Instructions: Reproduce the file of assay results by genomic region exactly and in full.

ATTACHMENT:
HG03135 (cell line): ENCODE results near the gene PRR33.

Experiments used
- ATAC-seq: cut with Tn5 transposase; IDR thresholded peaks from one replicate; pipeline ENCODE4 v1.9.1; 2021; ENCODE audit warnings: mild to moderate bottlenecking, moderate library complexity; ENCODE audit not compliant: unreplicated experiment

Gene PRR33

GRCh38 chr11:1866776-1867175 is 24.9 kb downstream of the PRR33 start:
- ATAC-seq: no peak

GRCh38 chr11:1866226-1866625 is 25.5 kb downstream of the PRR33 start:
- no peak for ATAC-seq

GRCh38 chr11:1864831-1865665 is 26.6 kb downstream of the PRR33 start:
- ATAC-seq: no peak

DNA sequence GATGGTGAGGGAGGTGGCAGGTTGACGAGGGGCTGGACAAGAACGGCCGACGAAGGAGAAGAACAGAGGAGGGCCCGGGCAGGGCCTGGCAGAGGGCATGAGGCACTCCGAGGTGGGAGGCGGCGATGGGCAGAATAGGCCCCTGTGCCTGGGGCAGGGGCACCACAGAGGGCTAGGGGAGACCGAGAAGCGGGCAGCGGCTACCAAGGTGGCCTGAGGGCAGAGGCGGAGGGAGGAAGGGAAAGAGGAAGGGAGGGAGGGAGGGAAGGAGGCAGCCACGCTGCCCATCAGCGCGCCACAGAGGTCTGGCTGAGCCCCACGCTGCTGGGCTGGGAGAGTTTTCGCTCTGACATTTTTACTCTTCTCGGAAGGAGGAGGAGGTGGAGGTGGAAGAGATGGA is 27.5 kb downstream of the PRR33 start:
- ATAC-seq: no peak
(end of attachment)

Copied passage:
HG03135 (cell line): ENCODE results near the gene PRR33.

Experiments used
- ATAC-seq: cut with Tn5 transposase; IDR thresholded peaks from one replicate; pipeline ENCODE4 v1.9.1; 2021; ENCODE audit warnings: mild to moderate bottlenecking, moderate library complexity; ENCODE audit not compliant: unreplicated experiment

Gene PRR33

GRCh38 chr11:1866776-1867175 is 24.9 kb downstream of the PRR33 start:
- ATAC-seq: no peak

GRCh38 chr11:1866226-1866625 is 25.5 kb downstream of the PRR33 start:
- no peak for ATAC-seq

GRCh38 chr11:1864831-1865665 is 26.6 kb downstream of the PRR33 start:
- ATAC-seq: no peak

DNA sequence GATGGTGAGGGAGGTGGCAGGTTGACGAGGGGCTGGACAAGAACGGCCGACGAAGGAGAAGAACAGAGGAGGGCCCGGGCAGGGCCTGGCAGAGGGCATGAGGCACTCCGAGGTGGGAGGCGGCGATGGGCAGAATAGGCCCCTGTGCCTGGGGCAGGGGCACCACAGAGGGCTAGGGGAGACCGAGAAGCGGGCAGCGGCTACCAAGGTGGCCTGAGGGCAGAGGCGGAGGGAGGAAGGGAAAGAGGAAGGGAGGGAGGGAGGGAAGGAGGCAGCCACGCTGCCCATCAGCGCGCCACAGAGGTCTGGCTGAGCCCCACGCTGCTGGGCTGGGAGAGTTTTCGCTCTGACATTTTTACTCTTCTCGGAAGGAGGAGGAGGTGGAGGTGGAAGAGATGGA is 27.5 kb downstream of the PRR33 start:
- ATAC-seq: no peak